Summer orientation programs are almost over. Welcome week activities are currently in progress. The first week of classes has begun. In other words, it's the end of summer, and the fall term is ready to begin. With thousands of students streaming to campuses across the country, student affairs professional are ramping up their programming endeavors to assist students as they navigate, get oriented and make the transition to campus.
An innovative way that has emerged to support students as they begin their collegiate journey is through the use of location-based mobile app challenges. Craig E. Mack, President, National Orientation Directors Association (NODA) states that "[technology] has certainly added a new dynamic to orientation programs and welcome week activities in the past 5+ years." At MassBay Community College, where Mack is the Associate Dean of Students, location-based mobile apps have been used to "facilitate a campus tour for students during orientation to help them navigate the campus and learn the resources and services."
Boston University's (BU) Division of Student Affairs recently utilized SCVNGR, a location-based mobile app, at the "Comm Ave Fair," to create a series of challenges for students to "trek" through as they learned about BU. According to Dan Solworth, Assistant Dean of Students at BU: "The Comm Ave Fair represented a way to ease the transition for new students connecting with the BU community. Students engaged in real, practical, and enjoyable applications of the academic and co-curricular opportunities on campus." BU plans to build out perpetual content for prospective and current students to play all year creating a literal "game layer" over campus. Students can participate on SCVNGR from their phones via iPhone/Android app or SMS. SCVNGR also integrates with Facebook Places so that students can connect with their Facebook friends.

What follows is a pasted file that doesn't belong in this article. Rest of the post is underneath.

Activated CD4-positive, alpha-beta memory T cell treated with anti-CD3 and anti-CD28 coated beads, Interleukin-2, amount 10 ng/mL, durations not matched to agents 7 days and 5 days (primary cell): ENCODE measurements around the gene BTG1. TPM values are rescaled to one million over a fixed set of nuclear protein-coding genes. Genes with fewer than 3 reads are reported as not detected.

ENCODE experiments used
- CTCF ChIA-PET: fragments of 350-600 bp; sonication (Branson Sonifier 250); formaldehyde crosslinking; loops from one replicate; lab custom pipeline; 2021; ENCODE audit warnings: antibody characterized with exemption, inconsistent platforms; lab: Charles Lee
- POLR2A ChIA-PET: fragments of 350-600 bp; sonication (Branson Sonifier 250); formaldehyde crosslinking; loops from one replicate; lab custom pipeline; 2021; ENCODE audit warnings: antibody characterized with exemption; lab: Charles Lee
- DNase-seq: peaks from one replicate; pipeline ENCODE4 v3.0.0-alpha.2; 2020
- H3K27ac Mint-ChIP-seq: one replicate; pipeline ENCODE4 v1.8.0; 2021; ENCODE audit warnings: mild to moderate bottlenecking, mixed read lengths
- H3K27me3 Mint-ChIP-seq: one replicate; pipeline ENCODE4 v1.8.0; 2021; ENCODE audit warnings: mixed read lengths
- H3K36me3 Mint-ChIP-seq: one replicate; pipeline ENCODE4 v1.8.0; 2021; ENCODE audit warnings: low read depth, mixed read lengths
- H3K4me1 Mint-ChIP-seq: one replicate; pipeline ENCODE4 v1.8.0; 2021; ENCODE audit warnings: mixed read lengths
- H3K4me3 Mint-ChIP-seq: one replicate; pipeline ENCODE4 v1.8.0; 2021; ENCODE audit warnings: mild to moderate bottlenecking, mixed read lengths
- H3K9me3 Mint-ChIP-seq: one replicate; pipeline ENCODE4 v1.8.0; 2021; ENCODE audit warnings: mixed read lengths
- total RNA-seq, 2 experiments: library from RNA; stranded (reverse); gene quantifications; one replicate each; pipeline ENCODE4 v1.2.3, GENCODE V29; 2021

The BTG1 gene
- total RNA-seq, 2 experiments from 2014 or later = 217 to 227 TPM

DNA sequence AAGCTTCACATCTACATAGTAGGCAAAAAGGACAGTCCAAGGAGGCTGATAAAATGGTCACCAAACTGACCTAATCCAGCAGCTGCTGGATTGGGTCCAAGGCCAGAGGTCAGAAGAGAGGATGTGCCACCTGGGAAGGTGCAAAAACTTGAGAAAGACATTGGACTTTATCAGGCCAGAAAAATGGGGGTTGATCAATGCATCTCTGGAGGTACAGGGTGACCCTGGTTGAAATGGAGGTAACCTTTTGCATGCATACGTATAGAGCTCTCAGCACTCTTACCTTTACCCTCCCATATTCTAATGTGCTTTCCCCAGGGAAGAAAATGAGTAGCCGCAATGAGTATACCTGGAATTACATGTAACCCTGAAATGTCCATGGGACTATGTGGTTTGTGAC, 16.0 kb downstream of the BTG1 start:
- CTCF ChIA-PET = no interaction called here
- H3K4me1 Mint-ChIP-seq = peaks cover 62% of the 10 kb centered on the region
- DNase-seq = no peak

SCVNGR, unlike Foursquare and "check-ins," is a game-based app that focuses on "rewards." According to BU's Dean of Students Kenn Elmore: "I'm interested in how games can teach people to be confident and to figure out the big picture. I like the game approach as a way to help students see the place and pick up information along the way. I like that students can build trust with each other by playing together -- a community builder."
350 universities currently use SCVNGR as a recruitment and retention tool. It will be interesting to see how student affairs practitioners assess the impact of SCVNGR and other location-based mobile apps. The potential growth for technology-based forms of "challenge and support" seems to be boundless.
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